SOFIA (Reuters Life!) - The gilded domes of Bulgaria’s largest cathedral reflect the last rays of the setting sun as several thousand people dance to raunchy hits performed by voluptuous and provocatively clad beauties.
The free concert in Sofia marking the 20th anniversary of leading “popfolk” record label Payner stirred public outcry over the choice of the venue, a landmark of democracy where the first rallies after the fall of communism in Bulgaria were held.
Since turning into the cultural phenomenon which Bulgarians love to hate, “chalga” -- as popfolk is derogatorily called -- has attracted plenty of controversy over its influence on the young and is often blamed for a surge of populism in politics.
With its lively dance tunes, catchy lyrics, oriental and gypsy motifs, popfolk is the second most popular music style in the Balkan country, being exceeded only by western pop, a recent survey by independent Gallup International shows.
“This music degrades man to animal. I can’t put it in a softer way,” said rock-loving Dzhuni Harizanova, 39, who was taken to the Payner concert by a friend. “It can’t give anything to young people ... I‘m sorry to see so many teenagers here.”
Once banned by Bulgaria’s communist regime and seen as a revolt against the elite, popfolk has the same anti-institutional flavor which brought straight-talking Prime Minister Boiko Borisov to power.
Platinum blonde Azis, the style’s self-made star, rarely fails to shock, be it either by wearing tight dresses and high heels or marrying his boyfriend in an improvised gay ceremony.
“Popfolk is sex, let’s speak the truth,” Azis, whose real name is Vasil Boyanov, told Reuters. “We sell sex. My female colleagues ... make women dream to look like them, while men dream about such women.”
The effect of popfolk and its easy-to-swallow messages is everywhere in Bulgarian politics, where populist parties have been in charge for most of the last 10 years, said Kiril Avramov, analyst at think-tank Political Capital.
It was no surprise when Borisov’s GERB party celebrated its election victory last summer in a popfolk club. The prime minister is also the leading character in a popfolk song and defines the figure of the strong man in many more.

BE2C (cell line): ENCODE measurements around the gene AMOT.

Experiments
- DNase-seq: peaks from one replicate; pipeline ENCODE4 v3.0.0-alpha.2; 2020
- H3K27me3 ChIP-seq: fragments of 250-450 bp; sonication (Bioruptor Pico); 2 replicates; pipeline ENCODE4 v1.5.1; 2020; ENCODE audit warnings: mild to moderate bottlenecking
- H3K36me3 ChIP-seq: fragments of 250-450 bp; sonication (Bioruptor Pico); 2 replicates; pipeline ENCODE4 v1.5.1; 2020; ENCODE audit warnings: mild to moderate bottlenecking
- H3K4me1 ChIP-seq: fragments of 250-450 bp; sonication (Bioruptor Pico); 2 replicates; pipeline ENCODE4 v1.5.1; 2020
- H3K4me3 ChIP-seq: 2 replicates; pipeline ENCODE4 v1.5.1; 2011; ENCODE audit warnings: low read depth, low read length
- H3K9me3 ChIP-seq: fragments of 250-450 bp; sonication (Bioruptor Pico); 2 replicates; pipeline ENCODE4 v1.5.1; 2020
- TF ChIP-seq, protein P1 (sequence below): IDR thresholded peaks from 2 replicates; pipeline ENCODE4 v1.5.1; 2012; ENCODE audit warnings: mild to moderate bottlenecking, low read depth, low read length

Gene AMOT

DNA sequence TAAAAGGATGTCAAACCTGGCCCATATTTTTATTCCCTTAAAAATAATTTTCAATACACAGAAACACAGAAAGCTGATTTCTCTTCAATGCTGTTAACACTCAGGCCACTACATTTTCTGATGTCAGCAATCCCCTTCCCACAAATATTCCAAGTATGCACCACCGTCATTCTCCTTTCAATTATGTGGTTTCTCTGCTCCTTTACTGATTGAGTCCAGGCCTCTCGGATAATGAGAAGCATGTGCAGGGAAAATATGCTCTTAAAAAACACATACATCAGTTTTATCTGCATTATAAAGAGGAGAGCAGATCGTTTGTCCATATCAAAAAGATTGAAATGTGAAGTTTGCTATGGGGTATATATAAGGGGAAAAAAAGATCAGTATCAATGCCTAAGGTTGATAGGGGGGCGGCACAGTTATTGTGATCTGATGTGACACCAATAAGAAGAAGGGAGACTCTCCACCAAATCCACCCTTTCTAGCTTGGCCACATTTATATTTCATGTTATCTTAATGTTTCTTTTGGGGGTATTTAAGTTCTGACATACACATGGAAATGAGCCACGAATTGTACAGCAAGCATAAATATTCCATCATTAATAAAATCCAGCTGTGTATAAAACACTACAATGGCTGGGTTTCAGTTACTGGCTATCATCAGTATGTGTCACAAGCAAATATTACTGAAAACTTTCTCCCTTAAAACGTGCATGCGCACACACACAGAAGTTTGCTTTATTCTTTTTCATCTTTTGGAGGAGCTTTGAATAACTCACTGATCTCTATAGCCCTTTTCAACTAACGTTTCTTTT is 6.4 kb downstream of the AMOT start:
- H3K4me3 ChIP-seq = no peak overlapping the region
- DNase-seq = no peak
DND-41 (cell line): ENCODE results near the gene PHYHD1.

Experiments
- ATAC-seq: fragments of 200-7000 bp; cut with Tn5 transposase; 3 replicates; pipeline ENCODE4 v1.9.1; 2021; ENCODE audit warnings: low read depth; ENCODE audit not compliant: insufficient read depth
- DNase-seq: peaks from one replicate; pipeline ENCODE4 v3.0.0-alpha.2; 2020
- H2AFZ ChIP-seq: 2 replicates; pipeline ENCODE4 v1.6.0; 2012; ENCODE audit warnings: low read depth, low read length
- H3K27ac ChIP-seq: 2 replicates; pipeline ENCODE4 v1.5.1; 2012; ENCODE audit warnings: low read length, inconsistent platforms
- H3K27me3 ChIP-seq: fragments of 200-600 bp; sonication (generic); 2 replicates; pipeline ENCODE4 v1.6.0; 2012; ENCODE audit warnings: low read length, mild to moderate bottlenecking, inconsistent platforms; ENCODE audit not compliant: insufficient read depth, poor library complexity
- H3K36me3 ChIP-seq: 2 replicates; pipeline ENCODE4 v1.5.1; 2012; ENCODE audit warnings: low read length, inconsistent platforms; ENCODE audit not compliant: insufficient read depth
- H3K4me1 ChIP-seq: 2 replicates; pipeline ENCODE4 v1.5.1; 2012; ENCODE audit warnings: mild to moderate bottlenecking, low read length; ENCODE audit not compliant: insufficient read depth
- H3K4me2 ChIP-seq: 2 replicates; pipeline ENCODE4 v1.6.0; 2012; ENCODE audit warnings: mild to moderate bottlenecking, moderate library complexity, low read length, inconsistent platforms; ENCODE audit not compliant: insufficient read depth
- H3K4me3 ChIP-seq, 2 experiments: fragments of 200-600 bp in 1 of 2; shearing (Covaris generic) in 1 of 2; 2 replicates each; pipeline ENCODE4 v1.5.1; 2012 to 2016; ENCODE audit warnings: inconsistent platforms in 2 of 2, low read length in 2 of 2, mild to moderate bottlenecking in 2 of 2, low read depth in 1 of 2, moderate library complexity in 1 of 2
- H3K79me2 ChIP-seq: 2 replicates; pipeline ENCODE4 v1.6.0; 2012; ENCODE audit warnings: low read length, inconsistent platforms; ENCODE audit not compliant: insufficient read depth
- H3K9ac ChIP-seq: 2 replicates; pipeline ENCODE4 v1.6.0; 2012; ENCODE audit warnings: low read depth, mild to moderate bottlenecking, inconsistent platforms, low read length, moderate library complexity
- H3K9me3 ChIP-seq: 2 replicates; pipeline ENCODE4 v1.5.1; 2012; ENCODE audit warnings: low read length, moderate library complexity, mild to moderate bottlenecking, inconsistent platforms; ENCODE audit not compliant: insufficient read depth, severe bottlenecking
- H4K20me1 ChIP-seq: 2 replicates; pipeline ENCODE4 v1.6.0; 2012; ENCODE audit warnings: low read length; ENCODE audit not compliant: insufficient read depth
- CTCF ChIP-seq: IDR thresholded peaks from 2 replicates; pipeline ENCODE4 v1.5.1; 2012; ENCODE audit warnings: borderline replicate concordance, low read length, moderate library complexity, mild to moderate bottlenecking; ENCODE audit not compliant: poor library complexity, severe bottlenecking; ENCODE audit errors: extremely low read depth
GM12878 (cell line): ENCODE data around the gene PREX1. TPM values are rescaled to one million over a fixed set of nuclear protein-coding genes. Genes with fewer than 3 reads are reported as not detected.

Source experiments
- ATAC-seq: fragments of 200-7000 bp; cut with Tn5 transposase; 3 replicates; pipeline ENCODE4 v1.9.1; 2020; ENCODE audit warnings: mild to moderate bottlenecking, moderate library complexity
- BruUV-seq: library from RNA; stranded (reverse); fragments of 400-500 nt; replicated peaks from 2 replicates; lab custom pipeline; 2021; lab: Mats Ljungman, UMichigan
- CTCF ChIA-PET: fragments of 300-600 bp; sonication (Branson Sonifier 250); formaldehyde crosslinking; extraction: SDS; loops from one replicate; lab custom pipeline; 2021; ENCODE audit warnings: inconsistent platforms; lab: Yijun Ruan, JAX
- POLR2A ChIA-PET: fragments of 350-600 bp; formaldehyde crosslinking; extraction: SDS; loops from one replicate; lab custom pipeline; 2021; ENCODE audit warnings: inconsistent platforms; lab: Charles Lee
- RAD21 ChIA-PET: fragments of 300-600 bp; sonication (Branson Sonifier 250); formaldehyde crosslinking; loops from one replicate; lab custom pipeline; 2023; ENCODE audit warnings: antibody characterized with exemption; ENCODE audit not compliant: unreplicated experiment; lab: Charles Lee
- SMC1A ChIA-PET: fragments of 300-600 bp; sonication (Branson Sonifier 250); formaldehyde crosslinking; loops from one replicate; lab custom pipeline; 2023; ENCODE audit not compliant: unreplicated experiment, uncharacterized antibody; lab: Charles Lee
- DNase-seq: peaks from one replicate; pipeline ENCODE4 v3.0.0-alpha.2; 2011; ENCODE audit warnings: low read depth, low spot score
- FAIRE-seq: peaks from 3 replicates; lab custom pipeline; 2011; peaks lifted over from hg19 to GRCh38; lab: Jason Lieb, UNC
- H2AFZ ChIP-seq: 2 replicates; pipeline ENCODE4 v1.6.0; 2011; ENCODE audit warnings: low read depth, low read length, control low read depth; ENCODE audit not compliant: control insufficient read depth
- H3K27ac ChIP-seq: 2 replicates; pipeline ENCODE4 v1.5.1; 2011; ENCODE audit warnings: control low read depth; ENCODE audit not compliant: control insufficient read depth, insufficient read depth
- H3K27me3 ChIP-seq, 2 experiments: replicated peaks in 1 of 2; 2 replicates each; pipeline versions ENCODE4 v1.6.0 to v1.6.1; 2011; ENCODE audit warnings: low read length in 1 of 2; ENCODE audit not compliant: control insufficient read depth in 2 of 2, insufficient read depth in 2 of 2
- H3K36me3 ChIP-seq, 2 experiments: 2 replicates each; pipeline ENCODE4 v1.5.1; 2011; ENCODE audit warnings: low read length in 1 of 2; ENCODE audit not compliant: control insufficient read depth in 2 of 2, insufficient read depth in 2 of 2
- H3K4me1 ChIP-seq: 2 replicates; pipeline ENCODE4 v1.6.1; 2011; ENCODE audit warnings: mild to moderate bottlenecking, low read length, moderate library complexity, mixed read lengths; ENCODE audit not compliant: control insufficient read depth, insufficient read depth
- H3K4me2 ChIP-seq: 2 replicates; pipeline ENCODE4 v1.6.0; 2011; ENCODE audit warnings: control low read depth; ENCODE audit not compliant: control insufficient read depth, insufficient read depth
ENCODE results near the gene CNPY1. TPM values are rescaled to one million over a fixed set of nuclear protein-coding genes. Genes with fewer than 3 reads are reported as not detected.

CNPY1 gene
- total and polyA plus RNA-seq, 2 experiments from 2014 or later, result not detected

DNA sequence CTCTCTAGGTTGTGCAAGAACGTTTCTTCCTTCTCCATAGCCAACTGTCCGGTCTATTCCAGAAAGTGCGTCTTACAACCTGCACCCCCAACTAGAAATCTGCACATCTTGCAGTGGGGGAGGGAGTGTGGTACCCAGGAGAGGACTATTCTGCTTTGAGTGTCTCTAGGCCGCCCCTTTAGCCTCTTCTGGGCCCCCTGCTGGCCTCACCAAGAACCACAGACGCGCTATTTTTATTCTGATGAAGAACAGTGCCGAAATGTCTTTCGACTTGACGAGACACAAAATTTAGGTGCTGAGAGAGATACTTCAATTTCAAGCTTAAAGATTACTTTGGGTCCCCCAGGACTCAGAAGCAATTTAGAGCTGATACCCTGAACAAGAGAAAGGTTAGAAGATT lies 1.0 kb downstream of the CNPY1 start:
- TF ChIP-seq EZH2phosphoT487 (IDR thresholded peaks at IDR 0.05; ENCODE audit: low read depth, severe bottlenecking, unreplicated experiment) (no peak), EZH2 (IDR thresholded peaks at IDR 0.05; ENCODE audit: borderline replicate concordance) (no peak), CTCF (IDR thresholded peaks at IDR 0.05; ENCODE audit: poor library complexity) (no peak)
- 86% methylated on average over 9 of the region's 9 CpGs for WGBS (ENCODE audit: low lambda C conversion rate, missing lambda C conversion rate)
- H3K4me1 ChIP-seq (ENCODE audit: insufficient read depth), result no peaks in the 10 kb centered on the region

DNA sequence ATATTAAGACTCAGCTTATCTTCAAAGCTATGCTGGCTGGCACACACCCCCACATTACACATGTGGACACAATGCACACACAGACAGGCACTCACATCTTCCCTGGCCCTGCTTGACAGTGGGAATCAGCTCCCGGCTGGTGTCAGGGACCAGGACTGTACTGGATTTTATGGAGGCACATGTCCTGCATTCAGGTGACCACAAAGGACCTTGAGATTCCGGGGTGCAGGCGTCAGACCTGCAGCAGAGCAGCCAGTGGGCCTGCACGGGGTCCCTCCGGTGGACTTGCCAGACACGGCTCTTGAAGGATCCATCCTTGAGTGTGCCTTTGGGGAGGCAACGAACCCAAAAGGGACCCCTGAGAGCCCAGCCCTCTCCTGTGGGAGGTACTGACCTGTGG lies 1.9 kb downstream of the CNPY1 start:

Popfolk night clubs, which many locals believe are frequented by organized crime, also exude opulence and are mostly visited by well-paid professionals.
For fans, popfolk means partying and it is common at weddings, proms and other events which end up with scantily dressed young girls dancing on tables surrounded by finger snapping guys.
Many Bulgarians do not admit they listen to popfolk, ashamed of the style’s negative associations.
Georgi Lozanov, a philosopher by training and currently chairman of the Council for Electronic Media, said “popfolk is the music of joy” and should be defended as part of the country’s culture, irrespective of personal attitude.
What makes it disturbing, Lozanov argues, is popfolk becoming a lifestyle which legitimizes prostitution by treating the female body as on object and presents drugs as “the simplest instrument for short-lived pleasure.”
“Only as a lifestyle, popfolk is explicitly unacceptable,” he said. “Unfortunately, popfolk beyond popfolk music causes great damage.”
Indeed, most of the girls dancing in the summer evening to songs about love, sex and hot men have the distinct popfolk look of large breasts, hair extensions, fake tan and tight tops.
The situation is similar in neighboring Serbia where turbofolk diva Svetlana Raznatovic Ceca has become a role model, her celebrity status boosted by clashes with the authorities and the dark past of her late husband Zeljko Raznatovic, a Serb paramilitary leader indicted for war crimes.
Performers and fans claim the style, as any other, has its good and bad examples. Many are convinced that it has made tangible progress since the 1990s and say criticism that lyrics are too suggestive and singers dress like prostitutes are unfounded.
Ivana, still one of the best-loved singers despite the proliferation of new stars, said the original aim of popfolk, mostly covers of Serbian and Greek hits, was to break taboos and that and lax censorship has led to obscene lyrics.
“The bad thing is that ... this retro wave of nakedness, cynicism and crudeness has appeared (again),” Ivana told Reuters.
Singers’ reportedly hefty fees of up to 6,000 levs ($3,762) suggest the popfolk craze is unlikely to subside any time soon, despite the criticism.
Lozanov believes it will be globalization which will eventually put the skids under popfolk’s influence.
“Chalga music cannot survive in a more global world ... It is camp music.”
Additional reporting by Ivana Sekularac in Belgrade, editing by Paul Casciato